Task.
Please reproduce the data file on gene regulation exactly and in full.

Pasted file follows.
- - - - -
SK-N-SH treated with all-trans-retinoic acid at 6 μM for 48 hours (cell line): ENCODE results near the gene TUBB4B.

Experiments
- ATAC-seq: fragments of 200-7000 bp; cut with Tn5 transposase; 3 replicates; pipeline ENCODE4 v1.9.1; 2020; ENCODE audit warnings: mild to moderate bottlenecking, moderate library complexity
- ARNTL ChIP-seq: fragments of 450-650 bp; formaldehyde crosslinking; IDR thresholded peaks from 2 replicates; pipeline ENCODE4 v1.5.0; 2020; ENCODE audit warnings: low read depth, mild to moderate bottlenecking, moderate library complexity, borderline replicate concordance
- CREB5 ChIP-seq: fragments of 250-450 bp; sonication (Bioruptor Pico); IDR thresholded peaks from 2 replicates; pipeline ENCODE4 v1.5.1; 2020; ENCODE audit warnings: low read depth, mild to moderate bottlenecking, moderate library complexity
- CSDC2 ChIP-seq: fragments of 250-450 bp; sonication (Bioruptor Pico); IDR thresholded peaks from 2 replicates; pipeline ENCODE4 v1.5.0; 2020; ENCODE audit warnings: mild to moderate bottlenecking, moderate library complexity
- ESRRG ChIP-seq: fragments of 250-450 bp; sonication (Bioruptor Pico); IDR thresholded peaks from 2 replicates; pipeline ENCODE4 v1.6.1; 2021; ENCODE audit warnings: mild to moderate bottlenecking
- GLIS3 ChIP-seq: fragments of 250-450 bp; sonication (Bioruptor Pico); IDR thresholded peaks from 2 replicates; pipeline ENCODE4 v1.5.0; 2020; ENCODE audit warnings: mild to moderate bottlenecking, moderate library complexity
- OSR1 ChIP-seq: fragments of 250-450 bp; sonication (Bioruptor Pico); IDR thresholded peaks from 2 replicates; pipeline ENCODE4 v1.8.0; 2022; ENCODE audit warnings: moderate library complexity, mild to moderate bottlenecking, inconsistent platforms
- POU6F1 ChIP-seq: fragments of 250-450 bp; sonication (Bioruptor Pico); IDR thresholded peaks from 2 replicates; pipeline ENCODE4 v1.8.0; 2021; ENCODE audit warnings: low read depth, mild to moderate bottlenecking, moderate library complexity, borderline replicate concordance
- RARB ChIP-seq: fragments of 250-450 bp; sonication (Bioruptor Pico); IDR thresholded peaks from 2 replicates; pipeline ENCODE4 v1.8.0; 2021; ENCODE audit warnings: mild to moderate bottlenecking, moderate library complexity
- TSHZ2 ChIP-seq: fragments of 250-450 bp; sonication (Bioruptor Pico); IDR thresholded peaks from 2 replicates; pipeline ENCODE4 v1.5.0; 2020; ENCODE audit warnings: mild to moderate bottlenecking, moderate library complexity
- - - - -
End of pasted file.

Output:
SK-N-SH treated with all-trans-retinoic acid at 6 μM for 48 hours (cell line): ENCODE results near the gene TUBB4B.

Experiments
- ATAC-seq: fragments of 200-7000 bp; cut with Tn5 transposase; 3 replicates; pipeline ENCODE4 v1.9.1; 2020; ENCODE audit warnings: mild to moderate bottlenecking, moderate library complexity
- ARNTL ChIP-seq: fragments of 450-650 bp; formaldehyde crosslinking; IDR thresholded peaks from 2 replicates; pipeline ENCODE4 v1.5.0; 2020; ENCODE audit warnings: low read depth, mild to moderate bottlenecking, moderate library complexity, borderline replicate concordance
- CREB5 ChIP-seq: fragments of 250-450 bp; sonication (Bioruptor Pico); IDR thresholded peaks from 2 replicates; pipeline ENCODE4 v1.5.1; 2020; ENCODE audit warnings: low read depth, mild to moderate bottlenecking, moderate library complexity
- CSDC2 ChIP-seq: fragments of 250-450 bp; sonication (Bioruptor Pico); IDR thresholded peaks from 2 replicates; pipeline ENCODE4 v1.5.0; 2020; ENCODE audit warnings: mild to moderate bottlenecking, moderate library complexity
- ESRRG ChIP-seq: fragments of 250-450 bp; sonication (Bioruptor Pico); IDR thresholded peaks from 2 replicates; pipeline ENCODE4 v1.6.1; 2021; ENCODE audit warnings: mild to moderate bottlenecking
- GLIS3 ChIP-seq: fragments of 250-450 bp; sonication (Bioruptor Pico); IDR thresholded peaks from 2 replicates; pipeline ENCODE4 v1.5.0; 2020; ENCODE audit warnings: mild to moderate bottlenecking, moderate library complexity
- OSR1 ChIP-seq: fragments of 250-450 bp; sonication (Bioruptor Pico); IDR thresholded peaks from 2 replicates; pipeline ENCODE4 v1.8.0; 2022; ENCODE audit warnings: moderate library complexity, mild to moderate bottlenecking, inconsistent platforms
- POU6F1 ChIP-seq: fragments of 250-450 bp; sonication (Bioruptor Pico); IDR thresholded peaks from 2 replicates; pipeline ENCODE4 v1.8.0; 2021; ENCODE audit warnings: low read depth, mild to moderate bottlenecking, moderate library complexity, borderline replicate concordance
- RARB ChIP-seq: fragments of 250-450 bp; sonication (Bioruptor Pico); IDR thresholded peaks from 2 replicates; pipeline ENCODE4 v1.8.0; 2021; ENCODE audit warnings: mild to moderate bottlenecking, moderate library complexity
- TSHZ2 ChIP-seq: fragments of 250-450 bp; sonication (Bioruptor Pico); IDR thresholded peaks from 2 replicates; pipeline ENCODE4 v1.5.0; 2020; ENCODE audit warnings: mild to moderate bottlenecking, moderate library complexity